G.Skill is updating its popular Trident Z Neo memory to 4,000MHz (effective) speeds, which places it right in the so-called 'sweet spot' for AMD Ryzen 5000 processors. With a bit of luck, you'll be running at the optimal 1:1 ratio across memory, Infinity Fabric, and memory controller in no time.
The new chips from AMD launched today, and we've already taken a long ol' look at the Ryzen 9 5900X to see what it's made of. It packs a punch in gaming, I can tell you that much, and it's already basically sold out everywhere. Ah, not so good.
At least you can prepare yourself for the chip's triumphant return by purchasing everything else you'll be needing for a great AMD gaming PC, including speedy low-latency RAM. G.Skill recently launched some 'extreme low-latency' memory across its various ranges, which features timings as low as CL14, but today we're looking at something that hits a decent balance of speed and latency for AMD's new Zen 3 chips.
G.Skill's Trident Z Neo memory will now be available in DDR4-4000 CL16 configurations, which will offer a decent blend of speed and latency for AMD Ryzen builds. G.Skill is rolling out in both 16GB and 32GB capacity kits. If you want 64GB, you'll have to settle for lower latencies at CL18.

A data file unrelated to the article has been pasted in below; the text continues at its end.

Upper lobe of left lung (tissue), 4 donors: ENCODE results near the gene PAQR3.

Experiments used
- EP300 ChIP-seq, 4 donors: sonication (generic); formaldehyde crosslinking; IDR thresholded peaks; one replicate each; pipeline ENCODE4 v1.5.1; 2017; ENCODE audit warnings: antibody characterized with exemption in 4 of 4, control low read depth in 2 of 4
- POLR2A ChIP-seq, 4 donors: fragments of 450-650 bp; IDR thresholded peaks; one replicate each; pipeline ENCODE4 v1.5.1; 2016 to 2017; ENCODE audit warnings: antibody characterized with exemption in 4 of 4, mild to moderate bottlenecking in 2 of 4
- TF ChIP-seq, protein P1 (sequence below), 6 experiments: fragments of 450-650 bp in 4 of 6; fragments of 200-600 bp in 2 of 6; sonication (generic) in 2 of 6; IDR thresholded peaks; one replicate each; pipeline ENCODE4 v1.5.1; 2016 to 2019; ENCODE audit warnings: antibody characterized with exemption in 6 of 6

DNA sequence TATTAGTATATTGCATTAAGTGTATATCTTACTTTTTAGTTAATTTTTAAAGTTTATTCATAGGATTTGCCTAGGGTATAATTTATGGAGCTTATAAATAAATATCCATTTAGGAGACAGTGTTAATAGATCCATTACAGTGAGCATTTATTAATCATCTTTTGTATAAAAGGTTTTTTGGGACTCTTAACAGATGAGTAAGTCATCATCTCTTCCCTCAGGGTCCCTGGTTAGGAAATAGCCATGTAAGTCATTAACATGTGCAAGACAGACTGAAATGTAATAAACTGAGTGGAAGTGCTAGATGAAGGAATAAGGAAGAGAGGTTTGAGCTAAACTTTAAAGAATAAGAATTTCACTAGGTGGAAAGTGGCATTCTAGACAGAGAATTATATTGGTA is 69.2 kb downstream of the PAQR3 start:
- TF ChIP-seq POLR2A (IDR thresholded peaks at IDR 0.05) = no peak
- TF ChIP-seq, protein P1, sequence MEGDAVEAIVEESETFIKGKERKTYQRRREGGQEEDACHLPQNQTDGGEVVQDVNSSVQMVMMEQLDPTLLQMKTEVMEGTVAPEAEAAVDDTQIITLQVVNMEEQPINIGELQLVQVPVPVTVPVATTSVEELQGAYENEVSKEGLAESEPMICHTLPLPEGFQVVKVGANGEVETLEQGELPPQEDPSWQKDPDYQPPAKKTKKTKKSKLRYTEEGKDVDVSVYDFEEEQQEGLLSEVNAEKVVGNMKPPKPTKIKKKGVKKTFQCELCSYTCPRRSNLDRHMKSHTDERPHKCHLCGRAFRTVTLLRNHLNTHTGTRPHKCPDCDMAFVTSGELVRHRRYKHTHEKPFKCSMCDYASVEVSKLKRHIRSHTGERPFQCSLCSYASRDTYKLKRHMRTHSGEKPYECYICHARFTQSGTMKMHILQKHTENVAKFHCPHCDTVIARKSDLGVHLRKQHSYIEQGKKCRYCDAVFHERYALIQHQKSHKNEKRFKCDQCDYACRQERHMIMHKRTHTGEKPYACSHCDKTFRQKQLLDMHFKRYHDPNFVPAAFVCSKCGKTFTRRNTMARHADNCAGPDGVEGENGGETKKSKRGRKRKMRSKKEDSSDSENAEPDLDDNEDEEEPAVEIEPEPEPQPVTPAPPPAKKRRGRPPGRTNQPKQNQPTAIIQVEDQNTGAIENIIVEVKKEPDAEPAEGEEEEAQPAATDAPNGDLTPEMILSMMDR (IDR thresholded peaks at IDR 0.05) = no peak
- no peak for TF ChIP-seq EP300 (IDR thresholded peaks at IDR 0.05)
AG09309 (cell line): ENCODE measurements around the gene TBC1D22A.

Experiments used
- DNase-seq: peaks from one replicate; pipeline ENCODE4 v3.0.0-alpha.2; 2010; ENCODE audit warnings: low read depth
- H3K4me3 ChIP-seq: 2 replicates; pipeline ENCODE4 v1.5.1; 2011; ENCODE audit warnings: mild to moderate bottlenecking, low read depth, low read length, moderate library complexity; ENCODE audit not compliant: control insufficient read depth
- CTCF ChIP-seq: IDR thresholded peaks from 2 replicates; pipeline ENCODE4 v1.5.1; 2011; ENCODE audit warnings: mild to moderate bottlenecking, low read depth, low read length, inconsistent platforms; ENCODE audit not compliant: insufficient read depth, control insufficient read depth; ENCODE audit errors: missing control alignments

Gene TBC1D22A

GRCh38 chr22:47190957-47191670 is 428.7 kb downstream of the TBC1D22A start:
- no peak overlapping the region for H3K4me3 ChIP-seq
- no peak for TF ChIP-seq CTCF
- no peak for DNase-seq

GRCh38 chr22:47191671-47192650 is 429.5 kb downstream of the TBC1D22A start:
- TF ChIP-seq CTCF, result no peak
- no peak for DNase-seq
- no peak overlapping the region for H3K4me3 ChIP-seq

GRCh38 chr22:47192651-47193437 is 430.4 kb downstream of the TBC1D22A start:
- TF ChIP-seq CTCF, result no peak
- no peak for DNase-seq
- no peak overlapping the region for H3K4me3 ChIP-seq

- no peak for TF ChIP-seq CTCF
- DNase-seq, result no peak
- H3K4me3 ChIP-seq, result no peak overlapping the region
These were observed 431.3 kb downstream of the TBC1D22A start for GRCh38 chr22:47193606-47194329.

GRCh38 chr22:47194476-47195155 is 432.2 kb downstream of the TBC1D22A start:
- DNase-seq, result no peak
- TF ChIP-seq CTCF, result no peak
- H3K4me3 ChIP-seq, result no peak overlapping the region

All kits are built with Samsung B-die chips.
AMD Zen 3 will support up to 4,000MHz memory at a 1:1 ratio. That last bit is the important part. That ratio applies to the memory clock (mclk), the memory controller clock (uclk), and Infinity Fabric clock (fclk), and it's best if you keep all operating at an even beat. Hence the desire to maintain a 1:1 ratio.
AMD uses Infinity Fabric as a communication bus between chiplets on its AMD Ryzen Zen 2 and Zen 3 CPUs.
But there is one drawback: Not all of AMD's latest chips are running at maximum Infinity Fabric speeds for the perfect 1:1 ratio, and you may find instability at 2,000MHz fclk—as did our Alan in his review. Further AGESA updates may help optimise, but there's no guarantee from AMD for all chips.
It's also possible to increase memory speeds beyond 4,000MHz on Ryzen, but you may actually find that latency increases cause worse performance in some cases as a result. You can find out more in our RAM speed for gaming deep-dive.
So with your memory in hand, you'll need a compatible AMD gaming motherboard. The B550 or X570 chipsets are your best bet, or you can wait until January, 2021 to hear about BIOS updates for 400-series boards.
Now just to get your hands on a chip. Good luck.
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Jacob earned his first byline writing for his own tech blog. From there, he graduated to professionally breaking things as hardware writer at PCGamesN, and would later go on to win command of the kit cupboard as hardware editor. Since then he's joined PC Gamer's top team as senior hardware editor, where he spends his days reporting on the latest developments in the technology and gaming industry. He also enjoys making short videos for TikTok and believes everyone reading this should go follow our account immediately.